Week of October 5th
November 12th, 2020

On Friday, October 9th, the “Patriots, God, and Country Tour” stopped in Nebraska City. This group of retired veterans and first responders are driving their patriotic vehicles over 5,000 miles this fall in 36 days. They are traveling from Phoenix to Washington D.C. and passing through 22 states, including Nebraska.

Last Friday, the tour arrived in Nebraska City. The caravan of patriotic vehicles was impressive to visitors of all ages. Members of the tour guided groups of students to different vehicles, pointing out that each truck celebrated a different unifying aspect of our country, from the bravery of our first responders to the U.S. Constitution. I had a fantastic time visiting with these patriots and respect everything that they have done in service to our country.

The purpose of the “Patriots, God, and Country Tour” is to change the current rhetoric of the nation. In a time of division in our country, the group wants to remind the nation of the gifts and freedoms God has bestowed upon us. These include the liberties we have in the United States and the heroes that protect them both in our country and abroad.

This year has been extremely difficult and divisive for everyone in our nation. Election cycles in our state and nation have caused tempers to flare on both sides, and we may have a tendency to forget what unites us. We are one America and one Nebraska, regardless of political affiliation.

We come from different walks of life and political stripes in Southeast Nebraska, but there’s a common thread: we take genuine pride in our communities and want to see them succeed.

No agendas, no ulterior motives- just an honest desire to do what’s right. We may have differing ideas on how to best get there sometimes, but at the end of the day, we’re all in this together.

That’s something to be proud of, if you ask me.

As always, I welcome your input on issues important to you. Follow along on my Facebook and Twitter pages, both entitled “Senator Julie Slama” for more updates, or contact me directly at Senator Julie Slama, District 1 State Capitol, PO Box 94604, Lincoln, NE 68509-4604; telephone 402-471-2733; email: jslama@leg.ne.gov 

Week of September 28th
November 12th, 2020

Fall is a busy time of year in Nebraska. Farmers across the state are getting to see the results of a long summer of growing their crops and are busy harvesting their fields before winter comes. Harvest is the most highly anticipated event of the year nearly every farmer, and involves weeks of heavy labor. However, the relief and reward of a successful harvest is indescribable, and is worth all the hard work that is put into this season.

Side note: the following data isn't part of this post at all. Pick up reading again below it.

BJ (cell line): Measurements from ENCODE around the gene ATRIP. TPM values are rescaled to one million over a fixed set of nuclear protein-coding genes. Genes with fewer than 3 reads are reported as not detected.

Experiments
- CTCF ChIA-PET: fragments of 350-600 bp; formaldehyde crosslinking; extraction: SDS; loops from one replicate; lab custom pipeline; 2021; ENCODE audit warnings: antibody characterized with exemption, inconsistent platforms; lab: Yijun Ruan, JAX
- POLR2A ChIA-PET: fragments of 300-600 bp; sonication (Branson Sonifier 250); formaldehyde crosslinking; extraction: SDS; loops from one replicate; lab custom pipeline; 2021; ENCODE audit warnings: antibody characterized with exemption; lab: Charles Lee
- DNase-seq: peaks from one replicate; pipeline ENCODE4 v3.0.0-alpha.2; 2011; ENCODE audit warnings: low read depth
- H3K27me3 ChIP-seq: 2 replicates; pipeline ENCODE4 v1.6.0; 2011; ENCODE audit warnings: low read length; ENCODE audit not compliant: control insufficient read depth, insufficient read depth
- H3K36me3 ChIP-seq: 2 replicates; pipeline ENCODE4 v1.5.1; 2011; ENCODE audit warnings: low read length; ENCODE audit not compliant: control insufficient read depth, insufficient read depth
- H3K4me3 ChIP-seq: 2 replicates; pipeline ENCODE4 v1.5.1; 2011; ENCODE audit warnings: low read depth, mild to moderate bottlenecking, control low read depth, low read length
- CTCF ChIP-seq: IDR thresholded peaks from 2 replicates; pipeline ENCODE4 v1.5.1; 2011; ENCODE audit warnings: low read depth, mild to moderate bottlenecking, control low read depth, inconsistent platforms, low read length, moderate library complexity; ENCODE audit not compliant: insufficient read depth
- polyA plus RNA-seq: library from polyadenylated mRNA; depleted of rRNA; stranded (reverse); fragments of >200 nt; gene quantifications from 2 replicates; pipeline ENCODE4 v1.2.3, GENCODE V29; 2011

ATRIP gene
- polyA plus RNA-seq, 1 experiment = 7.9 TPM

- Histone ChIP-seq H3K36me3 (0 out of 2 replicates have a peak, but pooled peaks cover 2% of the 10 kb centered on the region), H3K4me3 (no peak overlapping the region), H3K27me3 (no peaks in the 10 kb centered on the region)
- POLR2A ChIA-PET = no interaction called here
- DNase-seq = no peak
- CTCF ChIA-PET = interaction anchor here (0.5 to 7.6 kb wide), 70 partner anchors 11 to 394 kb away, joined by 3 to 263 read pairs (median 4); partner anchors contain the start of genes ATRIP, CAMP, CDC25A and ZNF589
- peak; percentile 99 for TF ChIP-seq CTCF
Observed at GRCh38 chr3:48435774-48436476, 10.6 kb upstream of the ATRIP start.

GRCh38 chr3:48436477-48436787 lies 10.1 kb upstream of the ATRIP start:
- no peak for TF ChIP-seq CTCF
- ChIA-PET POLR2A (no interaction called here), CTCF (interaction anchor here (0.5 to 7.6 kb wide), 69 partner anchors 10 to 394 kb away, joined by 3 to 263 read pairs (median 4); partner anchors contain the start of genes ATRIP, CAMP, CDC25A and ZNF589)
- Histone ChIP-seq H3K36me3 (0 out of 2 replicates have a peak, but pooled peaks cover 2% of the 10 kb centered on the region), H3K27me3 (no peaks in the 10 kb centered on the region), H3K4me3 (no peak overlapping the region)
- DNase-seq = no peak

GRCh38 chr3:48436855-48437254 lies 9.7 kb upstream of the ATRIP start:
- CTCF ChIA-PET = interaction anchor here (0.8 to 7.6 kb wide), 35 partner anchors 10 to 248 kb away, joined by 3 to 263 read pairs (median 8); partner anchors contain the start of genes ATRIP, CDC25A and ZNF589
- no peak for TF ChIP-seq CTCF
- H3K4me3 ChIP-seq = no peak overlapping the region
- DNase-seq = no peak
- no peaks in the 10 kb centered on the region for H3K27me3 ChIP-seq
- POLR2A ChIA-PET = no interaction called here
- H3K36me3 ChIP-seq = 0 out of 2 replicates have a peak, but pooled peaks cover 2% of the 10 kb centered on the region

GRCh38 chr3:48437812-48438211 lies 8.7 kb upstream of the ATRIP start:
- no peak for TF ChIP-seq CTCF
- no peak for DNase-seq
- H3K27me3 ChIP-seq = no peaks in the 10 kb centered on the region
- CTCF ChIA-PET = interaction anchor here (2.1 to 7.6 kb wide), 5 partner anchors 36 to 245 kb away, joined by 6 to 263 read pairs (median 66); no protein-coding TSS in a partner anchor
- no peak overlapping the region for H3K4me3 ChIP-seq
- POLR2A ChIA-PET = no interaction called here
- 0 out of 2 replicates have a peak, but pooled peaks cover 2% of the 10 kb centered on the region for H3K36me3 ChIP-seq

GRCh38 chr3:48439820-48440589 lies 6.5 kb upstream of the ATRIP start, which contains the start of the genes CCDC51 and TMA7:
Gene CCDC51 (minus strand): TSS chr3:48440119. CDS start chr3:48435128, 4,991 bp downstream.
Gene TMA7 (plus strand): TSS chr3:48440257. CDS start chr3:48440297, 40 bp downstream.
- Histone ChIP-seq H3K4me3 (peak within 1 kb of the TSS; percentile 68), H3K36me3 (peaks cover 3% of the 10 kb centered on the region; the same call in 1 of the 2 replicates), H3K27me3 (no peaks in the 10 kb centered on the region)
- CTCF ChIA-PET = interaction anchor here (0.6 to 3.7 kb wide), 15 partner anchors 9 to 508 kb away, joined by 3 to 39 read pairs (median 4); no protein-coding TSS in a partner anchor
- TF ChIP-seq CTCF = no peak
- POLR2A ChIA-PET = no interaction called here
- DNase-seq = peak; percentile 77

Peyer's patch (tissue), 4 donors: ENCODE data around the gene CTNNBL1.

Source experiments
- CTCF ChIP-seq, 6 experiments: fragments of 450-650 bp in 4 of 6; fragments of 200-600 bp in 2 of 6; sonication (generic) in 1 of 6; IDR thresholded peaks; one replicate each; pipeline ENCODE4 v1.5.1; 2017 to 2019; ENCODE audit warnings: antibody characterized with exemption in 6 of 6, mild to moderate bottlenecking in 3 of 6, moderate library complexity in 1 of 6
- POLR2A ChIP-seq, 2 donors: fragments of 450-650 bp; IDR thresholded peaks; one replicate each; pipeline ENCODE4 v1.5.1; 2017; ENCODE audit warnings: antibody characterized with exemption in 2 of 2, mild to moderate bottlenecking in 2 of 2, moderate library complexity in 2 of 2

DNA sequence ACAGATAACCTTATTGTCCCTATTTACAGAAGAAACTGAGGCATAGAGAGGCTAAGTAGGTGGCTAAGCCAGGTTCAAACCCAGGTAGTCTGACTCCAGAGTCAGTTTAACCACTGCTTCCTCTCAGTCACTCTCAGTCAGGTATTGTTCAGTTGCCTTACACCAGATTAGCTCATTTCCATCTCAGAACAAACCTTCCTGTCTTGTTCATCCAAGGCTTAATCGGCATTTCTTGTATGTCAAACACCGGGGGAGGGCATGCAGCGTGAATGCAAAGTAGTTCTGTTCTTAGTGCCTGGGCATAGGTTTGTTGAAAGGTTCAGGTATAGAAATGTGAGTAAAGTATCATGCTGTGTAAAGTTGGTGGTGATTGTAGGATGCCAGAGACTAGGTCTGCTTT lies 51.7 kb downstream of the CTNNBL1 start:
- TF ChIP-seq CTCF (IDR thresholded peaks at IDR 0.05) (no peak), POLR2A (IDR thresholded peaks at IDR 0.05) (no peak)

Nebraska is an agricultural leader in the United States. As of 2019, nearly 45 million (44,900,000) acres of our state are a part of a farm operation, including both farming and ranching. This is approximately 91% of our entire state! Obviously, that makes agriculture an extremely important part of Nebraska’s economy. A study found that, in 2018, cash receipts from farm marketings contributed more than $21 billion to Nebraska’s economy, which was 5.7% of the U.S. total. 

Our farmers also help the economy in our own state. One out of every four jobs (25%) in our state is related to agriculture, as compared to a national average of 11%. Therefore, much of our employment is related to farming. Also, every dollar in agricultural exports generates $1.28 in additional economic activities such as transportation, financing, warehousing and production. In 2018, the $6.8 billion in agricultural exports translates to $8.7 billion in additional economic activity.

District 1 itself is an important part of the agricultural superpower of our state. According to the USDA, last year, our five counties harvested an average of 53.63 bushels of winter wheat, 149.86 bushels of corn and 51.9 bushels of soybeans per acre! Our farmers work hard to boost our state’s economy and feed our nation’s residents, and now is one of the craziest times of year for them.

In our state, each farm operation works 982 acres on average, and our property taxes have negatively impacted our farmers to a great extent. They are simply too high. Here in the Legislature, I have been working hard to provide property tax relief to the farmers in District 1. The passage of LB 1107 in this past session will help to alleviate some of the burden that our farmers have faced, but I don’t want it to stop there. The only thing that our farmers should have to worry about is just that, farming. 

We should all be supportive of our farming communities at this time because, again, harvest can be a very stressful part of the year. Our farmers and their families will be in my prayers, and I wish all of them luck during this time!

As always, I welcome your input on issues important to you. Follow along on my Facebook and Twitter pages, both entitled “Senator Julie Slama” for more updates, or contact me directly at Senator Julie Slama, District 1 State Capitol, PO Box 94604, Lincoln, NE 68509-4604; telephone 402-471-2733; email: jslama@leg.ne.gov

Week of September 21st
November 12th, 2020

September 21, 2020

Happy Fall! As the weather cools, it is a great time to get out in our communities and appreciate the season. There are many opportunities around our beautiful district to enjoy both this time of year and each other.

Indian Cave State Park has events on the second, third, and fourth week of October for its 25th Annual “Haunted Hollow.” On Friday nights at 7:30 p.m., there will be a Pasture Movie. Be sure to bring your chairs and blankets, and get ready to cuddle up and enjoy some Halloween classics, such as Casper, Halloween Town and Hocus Pocus. It will be fun for the whole family!